About Gary Leff

Gary Leff is one of the foremost experts in the field of miles, points, and frequent business travel - a topic he has covered since 2002. Co-founder of frequent flyer community InsideFlyer.com, emcee of the Freddie Awards, and named one of the "World's Top Travel Experts" by Conde' Nast Traveler (2010-Present) Gary has been a guest on most major news media, profiled in several top print publications, and published broadly on the topic of consumer loyalty. More About Gary »

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Comments

  1. if you are already working towards million miler status with an airline, or you are living near an airport that is a huge hub (like Houston or Newark for United) then it does make sense to stick with them. Also, the past few years had been pretty good at United in terms of their frequent flyer program – it is very recently that the program has been getting devalued, status harder to attain. It also depends on what you are trying to get out of the program. AAdvantage has a lot of problems on its own, different problems. (for me, the main problems are lack of flights to Europe from New York and fewer routes from NY) You would be trading some problems for other, different problems – so everybody has to figure out their own situation. One of my friends is switching to American, another to Alaska. For me it would not make sense. I think the most important thing is probably the route network,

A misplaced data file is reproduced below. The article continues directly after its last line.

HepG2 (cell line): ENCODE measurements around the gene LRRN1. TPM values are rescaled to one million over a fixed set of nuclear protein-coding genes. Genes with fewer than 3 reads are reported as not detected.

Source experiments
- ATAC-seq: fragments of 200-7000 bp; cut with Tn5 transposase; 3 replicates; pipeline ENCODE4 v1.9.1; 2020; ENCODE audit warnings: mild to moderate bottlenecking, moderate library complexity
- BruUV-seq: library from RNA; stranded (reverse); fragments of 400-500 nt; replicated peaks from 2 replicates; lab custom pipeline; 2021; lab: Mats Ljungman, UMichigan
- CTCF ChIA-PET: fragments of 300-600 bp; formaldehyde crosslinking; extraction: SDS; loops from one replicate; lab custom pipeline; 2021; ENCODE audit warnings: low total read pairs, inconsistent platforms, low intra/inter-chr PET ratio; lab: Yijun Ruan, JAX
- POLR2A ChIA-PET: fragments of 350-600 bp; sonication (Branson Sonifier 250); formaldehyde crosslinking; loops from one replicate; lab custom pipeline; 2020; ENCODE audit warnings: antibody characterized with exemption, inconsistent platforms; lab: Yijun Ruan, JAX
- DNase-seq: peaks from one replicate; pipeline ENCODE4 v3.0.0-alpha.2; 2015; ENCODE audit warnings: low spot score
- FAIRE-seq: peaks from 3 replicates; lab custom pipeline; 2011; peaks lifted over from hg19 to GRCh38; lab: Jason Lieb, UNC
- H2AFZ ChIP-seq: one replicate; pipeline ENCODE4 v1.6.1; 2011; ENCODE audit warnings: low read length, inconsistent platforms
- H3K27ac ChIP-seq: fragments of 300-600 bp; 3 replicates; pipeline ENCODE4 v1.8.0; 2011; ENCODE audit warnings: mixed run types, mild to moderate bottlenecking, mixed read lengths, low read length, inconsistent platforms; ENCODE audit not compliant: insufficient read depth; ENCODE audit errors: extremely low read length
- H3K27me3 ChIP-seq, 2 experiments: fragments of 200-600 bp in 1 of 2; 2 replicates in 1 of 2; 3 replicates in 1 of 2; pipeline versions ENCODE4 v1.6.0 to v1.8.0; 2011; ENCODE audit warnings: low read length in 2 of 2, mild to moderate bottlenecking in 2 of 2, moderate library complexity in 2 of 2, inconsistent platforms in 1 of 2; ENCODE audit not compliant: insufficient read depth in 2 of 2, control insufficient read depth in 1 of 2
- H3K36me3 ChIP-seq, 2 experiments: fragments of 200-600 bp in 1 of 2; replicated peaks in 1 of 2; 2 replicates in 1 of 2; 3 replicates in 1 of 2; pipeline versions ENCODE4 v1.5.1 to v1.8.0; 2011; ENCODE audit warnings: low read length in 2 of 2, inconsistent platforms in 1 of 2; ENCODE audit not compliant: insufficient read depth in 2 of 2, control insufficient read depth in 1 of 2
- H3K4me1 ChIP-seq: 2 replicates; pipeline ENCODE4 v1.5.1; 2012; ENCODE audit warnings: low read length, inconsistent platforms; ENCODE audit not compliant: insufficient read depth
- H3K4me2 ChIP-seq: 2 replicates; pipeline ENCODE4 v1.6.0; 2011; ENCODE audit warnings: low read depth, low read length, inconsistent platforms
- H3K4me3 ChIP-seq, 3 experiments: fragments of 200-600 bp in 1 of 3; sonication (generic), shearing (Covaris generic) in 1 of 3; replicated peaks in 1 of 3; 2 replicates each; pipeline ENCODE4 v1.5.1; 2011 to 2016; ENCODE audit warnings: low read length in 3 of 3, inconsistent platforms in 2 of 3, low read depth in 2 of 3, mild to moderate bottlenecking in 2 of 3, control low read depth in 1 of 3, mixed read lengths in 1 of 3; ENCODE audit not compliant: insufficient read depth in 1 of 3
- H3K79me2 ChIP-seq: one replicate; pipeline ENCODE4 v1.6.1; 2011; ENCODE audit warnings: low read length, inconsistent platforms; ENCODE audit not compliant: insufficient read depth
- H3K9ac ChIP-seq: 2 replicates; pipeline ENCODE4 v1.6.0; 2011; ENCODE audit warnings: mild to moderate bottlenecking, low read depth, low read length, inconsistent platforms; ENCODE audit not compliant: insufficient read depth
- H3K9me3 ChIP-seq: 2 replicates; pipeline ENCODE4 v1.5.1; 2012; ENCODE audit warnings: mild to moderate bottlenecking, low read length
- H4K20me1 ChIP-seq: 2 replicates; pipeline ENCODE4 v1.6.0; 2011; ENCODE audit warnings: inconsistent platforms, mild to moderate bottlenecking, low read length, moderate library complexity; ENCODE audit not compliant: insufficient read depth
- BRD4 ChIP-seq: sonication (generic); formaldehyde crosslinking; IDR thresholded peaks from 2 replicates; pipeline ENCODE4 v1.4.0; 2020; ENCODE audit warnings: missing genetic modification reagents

2. Nonsense. This advice may be great for some, but horrible for others. You cannot generalize so much about elite status. American is absolutely not the best answer for everyone (not even a majority), and you are living in an alternate universe if you don’t realize that there will be a massive devaluation of everything at American. They are in business to make money, not appease bloggers.

  3. Gary, this is a nice love letter to AA, however it still doesn’t help that there basically is NO award space to most of the world that business travelers need to go to. I have run test after test, and UA ALWAYS can get me via award space to cities, and AA/BA cannot. In the end, thats what this is all about. If you want to fly premium classes to Asia, you are left waiting for aa (very limited route) CX or JL space, which isn’t easy to find. On UA you can fly UA (almost always there), OZ, SQ or NH, not to mention possibly routing via EU (although harder on new routing rules) via one of many other carriers. For the US based traveler who is just going to fly to the US and some major cities in EU, AA may work, but for a business traveler *A is still worlds ahead, even if UA doesn’t love us.

  4. @joelfreak substantially less than half of redeemable miles are earned from flying, who you fly on paid tickets and may earn status with is totally different than where you redeem.